Kyrie Irving scores a career-high 26 points to lead Cavs to victory over the Suns

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This was supposed to be the soft part of the schedule for Phoenix. Kyrie Irving made sure that it wasn’t.

The number one overall pick in the NBA draft showed why he was taken there, scoring a career-best 26 points and keying a second-quarter run that erased the Suns’ six-point lead, and put the Cavaliers ahead for good on the way to a 101-90 victory at the US Airways Center in Phoenix on Thursday.

Irving started slowly, with just four points in seven first-quarter minutes. But he absolutely took this game over in the second quarter, scoring 12 straight points once he checked back in to turn a six-point deficit into a six-point lead that the Cavs would never relinquish.

“I was basically just feeding off my teammates,” Irving said, being much too humble considering his performance during that stretch. “They were going under the screen, I was just taking what the defense gave me and being aggressive. My teammates had the confidence in me to keep on feeding me the ball and telling me to keep going, so that’s what I did.”

As the Suns went under the screens time and again, Irving made them pay. Only the last basket of his personal run came in the paint; the rest were all jumpers, including two three-pointers. Irving talked about how teams are respecting his drive more, which has led to his being more open for the outside shot. But most importantly, he seemed to realize from the bench that he needed to be the one to provide the spark to turn the game in his team’s favor once he re-entered the game.

“I felt that it was just a time to be a lot more aggressive,” Irving said of his second-quarter offensive explosion. “First quarter is where you feel out what the defense is, second quarter I told myself when I went back in I was just going to be aggressive — for my teammates first, and then myself. It happened to be when I was making a few shots, we got the lead and we never looked back.”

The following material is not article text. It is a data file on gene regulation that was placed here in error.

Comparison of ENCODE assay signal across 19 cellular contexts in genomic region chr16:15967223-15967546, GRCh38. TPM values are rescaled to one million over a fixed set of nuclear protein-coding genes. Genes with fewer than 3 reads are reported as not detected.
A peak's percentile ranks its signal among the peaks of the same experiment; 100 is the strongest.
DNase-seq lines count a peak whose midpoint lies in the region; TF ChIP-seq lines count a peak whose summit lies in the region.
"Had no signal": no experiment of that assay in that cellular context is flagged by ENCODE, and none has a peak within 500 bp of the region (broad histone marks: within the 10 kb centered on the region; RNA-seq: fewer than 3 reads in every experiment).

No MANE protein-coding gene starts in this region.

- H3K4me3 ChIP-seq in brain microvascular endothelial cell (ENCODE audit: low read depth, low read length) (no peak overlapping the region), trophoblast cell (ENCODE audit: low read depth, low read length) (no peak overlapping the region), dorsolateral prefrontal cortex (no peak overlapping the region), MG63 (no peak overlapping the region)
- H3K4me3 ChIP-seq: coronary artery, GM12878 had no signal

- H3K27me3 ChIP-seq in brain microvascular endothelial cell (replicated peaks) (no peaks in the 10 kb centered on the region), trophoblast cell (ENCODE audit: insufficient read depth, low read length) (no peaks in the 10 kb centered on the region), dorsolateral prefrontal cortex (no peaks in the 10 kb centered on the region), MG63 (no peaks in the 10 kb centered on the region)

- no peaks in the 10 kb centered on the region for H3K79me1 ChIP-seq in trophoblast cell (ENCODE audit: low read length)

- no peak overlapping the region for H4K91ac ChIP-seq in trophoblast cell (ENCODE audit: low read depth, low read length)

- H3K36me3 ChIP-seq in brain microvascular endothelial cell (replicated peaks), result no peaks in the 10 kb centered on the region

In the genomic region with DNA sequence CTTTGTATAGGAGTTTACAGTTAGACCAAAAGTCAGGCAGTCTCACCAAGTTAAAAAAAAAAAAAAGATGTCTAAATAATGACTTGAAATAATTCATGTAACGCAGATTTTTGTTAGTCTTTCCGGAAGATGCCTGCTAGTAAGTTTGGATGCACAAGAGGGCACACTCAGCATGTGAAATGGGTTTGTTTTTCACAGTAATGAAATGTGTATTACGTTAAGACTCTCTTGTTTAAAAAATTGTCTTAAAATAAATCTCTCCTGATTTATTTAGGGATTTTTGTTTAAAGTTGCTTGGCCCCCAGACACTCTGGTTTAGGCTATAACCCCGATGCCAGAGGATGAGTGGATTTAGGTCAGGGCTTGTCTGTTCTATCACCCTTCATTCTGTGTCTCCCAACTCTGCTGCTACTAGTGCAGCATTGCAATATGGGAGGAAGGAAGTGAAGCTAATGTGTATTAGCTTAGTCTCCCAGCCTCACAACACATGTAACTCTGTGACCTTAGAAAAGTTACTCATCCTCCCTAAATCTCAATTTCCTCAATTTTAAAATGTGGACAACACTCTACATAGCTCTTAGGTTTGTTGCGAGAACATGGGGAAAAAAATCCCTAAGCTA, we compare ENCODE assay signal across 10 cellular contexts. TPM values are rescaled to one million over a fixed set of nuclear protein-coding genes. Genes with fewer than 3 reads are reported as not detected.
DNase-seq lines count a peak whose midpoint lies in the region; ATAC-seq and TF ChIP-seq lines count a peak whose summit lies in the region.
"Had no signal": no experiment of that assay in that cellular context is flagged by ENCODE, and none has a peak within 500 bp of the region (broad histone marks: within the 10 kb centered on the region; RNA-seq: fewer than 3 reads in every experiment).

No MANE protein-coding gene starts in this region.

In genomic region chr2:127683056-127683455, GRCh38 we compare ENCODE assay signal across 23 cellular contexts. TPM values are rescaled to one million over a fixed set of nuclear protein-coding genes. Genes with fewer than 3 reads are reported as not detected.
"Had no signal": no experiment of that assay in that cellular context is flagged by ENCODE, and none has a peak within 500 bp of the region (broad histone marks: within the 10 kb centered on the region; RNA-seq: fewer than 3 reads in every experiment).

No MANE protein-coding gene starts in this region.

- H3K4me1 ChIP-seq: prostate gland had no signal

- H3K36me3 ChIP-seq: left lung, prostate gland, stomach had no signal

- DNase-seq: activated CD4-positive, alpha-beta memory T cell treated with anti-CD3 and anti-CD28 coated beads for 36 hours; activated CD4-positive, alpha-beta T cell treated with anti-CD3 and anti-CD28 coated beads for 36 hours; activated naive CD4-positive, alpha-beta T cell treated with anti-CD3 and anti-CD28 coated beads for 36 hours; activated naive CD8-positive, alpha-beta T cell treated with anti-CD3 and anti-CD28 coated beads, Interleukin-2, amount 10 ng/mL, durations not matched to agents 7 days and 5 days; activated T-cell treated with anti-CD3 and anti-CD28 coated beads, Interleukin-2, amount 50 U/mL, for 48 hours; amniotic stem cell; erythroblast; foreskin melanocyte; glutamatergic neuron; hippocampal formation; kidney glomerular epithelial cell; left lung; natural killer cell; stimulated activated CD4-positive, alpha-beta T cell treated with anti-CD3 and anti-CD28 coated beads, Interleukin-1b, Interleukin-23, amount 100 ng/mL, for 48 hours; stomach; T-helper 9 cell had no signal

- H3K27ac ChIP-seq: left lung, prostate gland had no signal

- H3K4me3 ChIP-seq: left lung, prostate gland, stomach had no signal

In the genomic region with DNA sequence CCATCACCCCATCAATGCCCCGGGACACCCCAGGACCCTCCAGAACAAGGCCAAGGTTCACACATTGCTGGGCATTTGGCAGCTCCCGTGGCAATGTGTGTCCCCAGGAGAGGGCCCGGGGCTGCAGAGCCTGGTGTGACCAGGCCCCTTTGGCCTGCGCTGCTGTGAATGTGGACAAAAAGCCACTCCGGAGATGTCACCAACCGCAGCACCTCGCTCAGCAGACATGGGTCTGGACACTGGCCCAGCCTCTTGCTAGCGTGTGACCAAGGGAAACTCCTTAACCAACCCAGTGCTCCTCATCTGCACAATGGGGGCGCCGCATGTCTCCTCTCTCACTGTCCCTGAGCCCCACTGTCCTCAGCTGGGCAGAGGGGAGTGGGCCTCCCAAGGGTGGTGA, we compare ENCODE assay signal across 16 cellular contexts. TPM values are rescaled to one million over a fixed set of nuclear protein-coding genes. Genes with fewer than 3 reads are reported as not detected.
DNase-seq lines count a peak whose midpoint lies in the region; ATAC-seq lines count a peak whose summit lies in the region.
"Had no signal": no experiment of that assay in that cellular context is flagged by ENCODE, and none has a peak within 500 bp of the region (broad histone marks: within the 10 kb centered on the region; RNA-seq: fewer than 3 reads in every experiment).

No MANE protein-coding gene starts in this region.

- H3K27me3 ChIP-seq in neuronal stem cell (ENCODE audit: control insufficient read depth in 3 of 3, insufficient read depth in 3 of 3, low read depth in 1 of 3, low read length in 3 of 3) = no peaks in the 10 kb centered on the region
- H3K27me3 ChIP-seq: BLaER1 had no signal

Steve Nash had a typically strong game numbers-wise, finishing with 16 points and 15 assists. But there was only so much he could do as his team was killed on the glass, giving up 15 offensive rebounds that resulted in 20 second chance points. Irving talked about how it felt to go up against one of the league’s best at his position.

“It was definitely fun, playing against a great point guard such as Steve Nash,” he said. “I’ve been watching him for so long, now that I’m finally playing against him, it’s a little surreal. But once you’re out there, you’re in the game. I’m a competitor as well as he is. He’s still doing the things he’s done through his whole entire career — 16 points, 15 assists — it’s impressive. It was an honor playing against him.”

On this night, Irving was even more impressive. He finished 11-of-17 from the field, added six assists, and single-handedly made the plays necessary to turn the game around. From there, Anderson Varejao grabbed a season-high 17 rebounds, the Cavs played some excellent defense (especially against the Suns’ second unit) and forced Phoenix into plenty of bad possessions. Cleveland held the Suns to just 60 points over the game’s final three quarters.

One bright spot for Phoenix was the play of Michael Redd, who made his Suns debut to the tune of 12 points in just over 19 minutes. Redd drained his first two shots, both of which were wide open threes from the corner that he didn’t hesitate for a second to knock down. Redd said afterward he felt great, and that his wind was better than expected. He just needs to continue to acclimate himself to what the Suns are trying to do offensively, and he should be a strong contributor for the team as the season progresses.

Thursday, however, belonged to Kyrie Irving. Phoenix had won three straight at home fairly easily, and hoped to get above .500 with back-to-back home games against Cleveland and New Jersey before heading out on a brutal five-game road trip against some of the league’s elite teams.

Irving’s second quarter changed all that.

Joel Embiid: Aron Baynes (‘Man bun’) ‘in NBA just to get dunked on’

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During the second round of the NBA playoffs, Heat guard Goran Dragic slighted 76ers rookie Ben Simmons. That came after Philadelphia eliminated Miami in the first round.

The procession of disses continues with 76ers center Joel Embiid mocking Celtics center Aron Baynes during Game 4 of the Eastern Conference finals Monday. Boston, of course, eliminated Philadelphia in the previous round.

Embiid: